Frequent question: What is the end result of mitosis in humans?

What is the final result of mitosis in humans quizlet?

Two new nuclei form. Chromosomes appear as chromatin. Mitosis ends. Cell division in which the nucleus divides into two nuclei containing the same number of chromosomes with an end result of two identical cells.

What is the final stage of mitosis?

Telophase is the fifth and final phase of mitosis, the process that separates the duplicated genetic material carried in the nucleus of a parent cell into two identical daughter cells. Telophase begins once the replicated, paired chromosomes have been separated and pulled to opposite sides, or poles, of the cell.

What is the end result of mitosis diploid or haploid?

The correct answer is a) Two diploid (46 chromosomes) cells identical to the parent cell. The end result of mitosis is two diploid (46 chromosomes)…

What is the final result of mitosis and cytokinesis in a human?

The result of mitosis and cytokinesis is the formation of two identical daughter cells from one cell via cellular division.

What is the final result of meiosis in a human?

Cytokinesis splits the chromosome sets into new cells, forming the final products of meiosis: four haploid cells in which each chromosome has just one chromatid. In humans, the products of meiosis are sperm or egg cells.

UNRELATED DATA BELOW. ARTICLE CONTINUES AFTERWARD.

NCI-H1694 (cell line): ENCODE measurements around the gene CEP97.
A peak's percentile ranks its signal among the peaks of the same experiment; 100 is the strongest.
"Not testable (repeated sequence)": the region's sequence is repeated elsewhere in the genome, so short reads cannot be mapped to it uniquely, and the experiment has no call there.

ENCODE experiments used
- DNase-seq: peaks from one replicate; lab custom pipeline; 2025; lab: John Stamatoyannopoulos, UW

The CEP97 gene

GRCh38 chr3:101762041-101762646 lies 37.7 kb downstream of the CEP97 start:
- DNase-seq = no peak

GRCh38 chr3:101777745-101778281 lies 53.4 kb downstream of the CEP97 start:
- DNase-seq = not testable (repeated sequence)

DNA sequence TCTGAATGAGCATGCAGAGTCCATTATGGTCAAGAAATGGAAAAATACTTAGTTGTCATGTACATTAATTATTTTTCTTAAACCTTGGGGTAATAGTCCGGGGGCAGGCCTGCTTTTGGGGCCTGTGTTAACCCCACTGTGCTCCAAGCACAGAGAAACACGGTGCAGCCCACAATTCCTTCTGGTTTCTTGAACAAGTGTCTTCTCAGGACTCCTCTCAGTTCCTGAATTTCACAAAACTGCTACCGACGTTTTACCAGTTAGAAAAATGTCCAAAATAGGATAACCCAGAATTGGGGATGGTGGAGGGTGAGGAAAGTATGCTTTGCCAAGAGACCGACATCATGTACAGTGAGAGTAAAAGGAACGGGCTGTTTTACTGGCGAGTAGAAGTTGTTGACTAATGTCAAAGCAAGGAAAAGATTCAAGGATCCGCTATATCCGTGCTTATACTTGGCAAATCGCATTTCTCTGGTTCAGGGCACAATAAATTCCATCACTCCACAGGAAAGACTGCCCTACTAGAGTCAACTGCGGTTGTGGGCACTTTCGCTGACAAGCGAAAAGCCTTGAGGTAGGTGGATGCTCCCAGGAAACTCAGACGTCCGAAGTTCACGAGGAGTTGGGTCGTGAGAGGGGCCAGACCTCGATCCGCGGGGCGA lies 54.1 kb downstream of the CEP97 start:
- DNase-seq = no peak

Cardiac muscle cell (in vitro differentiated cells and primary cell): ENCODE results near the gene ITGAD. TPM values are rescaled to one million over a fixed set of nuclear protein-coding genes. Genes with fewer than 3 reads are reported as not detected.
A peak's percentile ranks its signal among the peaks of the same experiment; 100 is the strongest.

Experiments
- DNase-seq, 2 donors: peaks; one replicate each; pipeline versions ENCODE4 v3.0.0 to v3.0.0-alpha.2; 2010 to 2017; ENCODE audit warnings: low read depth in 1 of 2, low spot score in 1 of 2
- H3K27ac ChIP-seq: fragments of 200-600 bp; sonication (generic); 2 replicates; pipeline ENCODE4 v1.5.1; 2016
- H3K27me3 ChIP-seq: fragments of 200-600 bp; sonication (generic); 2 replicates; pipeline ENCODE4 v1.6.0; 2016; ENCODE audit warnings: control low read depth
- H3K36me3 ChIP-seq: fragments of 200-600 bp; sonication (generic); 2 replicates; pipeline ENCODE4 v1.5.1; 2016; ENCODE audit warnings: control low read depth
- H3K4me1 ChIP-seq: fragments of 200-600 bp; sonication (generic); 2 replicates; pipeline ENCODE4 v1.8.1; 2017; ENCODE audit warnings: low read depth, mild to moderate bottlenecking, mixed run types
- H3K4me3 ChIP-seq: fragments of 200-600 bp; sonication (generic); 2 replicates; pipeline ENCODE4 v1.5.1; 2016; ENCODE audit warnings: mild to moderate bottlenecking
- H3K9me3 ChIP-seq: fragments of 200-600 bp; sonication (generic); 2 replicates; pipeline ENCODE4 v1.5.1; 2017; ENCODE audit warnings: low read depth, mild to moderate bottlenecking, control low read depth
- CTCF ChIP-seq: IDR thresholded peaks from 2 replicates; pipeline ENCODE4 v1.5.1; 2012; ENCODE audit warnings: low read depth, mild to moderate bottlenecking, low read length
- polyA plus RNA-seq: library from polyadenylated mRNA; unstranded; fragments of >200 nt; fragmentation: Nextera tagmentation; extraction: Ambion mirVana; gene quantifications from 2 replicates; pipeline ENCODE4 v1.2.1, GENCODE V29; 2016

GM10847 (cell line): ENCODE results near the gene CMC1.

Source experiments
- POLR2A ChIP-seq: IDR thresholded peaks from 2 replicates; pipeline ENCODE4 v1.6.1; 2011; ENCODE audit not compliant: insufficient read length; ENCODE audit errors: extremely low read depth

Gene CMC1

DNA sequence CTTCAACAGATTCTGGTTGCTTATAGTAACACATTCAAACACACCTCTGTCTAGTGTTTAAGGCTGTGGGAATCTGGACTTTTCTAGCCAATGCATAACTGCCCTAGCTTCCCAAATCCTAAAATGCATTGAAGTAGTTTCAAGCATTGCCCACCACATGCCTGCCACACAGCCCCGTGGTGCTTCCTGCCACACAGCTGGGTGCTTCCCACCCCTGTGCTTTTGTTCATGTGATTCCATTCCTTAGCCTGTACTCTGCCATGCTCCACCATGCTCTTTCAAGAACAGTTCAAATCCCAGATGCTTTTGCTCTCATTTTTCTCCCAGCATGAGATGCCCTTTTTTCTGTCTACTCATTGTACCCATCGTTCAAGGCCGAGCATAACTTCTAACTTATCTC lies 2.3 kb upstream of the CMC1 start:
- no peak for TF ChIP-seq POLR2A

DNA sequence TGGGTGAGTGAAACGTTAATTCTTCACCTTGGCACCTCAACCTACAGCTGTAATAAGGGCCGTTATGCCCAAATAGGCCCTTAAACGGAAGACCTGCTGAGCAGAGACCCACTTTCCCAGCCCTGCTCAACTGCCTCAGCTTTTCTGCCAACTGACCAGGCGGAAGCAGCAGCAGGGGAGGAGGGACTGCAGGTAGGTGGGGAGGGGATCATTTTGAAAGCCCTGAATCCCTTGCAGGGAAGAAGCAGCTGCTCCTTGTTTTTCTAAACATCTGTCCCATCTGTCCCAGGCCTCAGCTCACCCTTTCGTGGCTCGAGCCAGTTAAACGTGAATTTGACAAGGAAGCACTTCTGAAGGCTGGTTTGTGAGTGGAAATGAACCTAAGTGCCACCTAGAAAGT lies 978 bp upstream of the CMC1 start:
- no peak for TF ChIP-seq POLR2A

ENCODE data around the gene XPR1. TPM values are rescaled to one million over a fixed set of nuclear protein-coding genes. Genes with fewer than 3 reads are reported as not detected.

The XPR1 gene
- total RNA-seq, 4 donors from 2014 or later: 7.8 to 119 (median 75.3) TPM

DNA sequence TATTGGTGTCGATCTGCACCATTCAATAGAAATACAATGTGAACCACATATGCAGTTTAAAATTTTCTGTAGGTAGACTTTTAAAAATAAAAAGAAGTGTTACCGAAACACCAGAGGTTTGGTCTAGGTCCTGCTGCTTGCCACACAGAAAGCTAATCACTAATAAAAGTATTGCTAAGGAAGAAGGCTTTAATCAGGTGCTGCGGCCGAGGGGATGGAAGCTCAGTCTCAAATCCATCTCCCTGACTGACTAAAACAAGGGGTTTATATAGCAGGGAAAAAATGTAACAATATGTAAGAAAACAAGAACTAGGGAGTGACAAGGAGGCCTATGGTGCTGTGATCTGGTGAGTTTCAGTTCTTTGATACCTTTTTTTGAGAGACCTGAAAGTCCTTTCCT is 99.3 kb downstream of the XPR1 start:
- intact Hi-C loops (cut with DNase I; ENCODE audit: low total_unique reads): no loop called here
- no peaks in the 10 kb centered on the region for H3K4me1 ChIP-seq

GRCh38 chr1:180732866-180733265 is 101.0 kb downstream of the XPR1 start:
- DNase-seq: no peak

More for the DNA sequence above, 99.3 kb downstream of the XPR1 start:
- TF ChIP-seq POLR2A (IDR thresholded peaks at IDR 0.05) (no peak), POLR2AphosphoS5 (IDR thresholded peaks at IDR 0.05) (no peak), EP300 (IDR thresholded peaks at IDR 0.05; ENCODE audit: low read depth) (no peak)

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What is the final result of meiosis in a human quizlet?

The result of meiosis is 4 gametes, or sex cells, that each contain half of the genetic information in the parent organism.

What happens in each mitosis phase?

There are four stages of mitosis: prophase, metaphase, anaphase and telophase.1) Prophase: chromatin into chromosomes, the nuclear envelope break down, chromosomes attach to spindle fibres by their centromeres 2) Metaphase: chromosomes line up along the metaphase plate (centre of the cell) 3) Anaphase: sister

What happens during mitosis?

During mitosis, a eukaryotic cell undergoes a carefully coordinated nuclear division that results in the formation of two genetically identical daughter cells. … Then, at a critical point during interphase (called the S phase), the cell duplicates its chromosomes and ensures its systems are ready for cell division.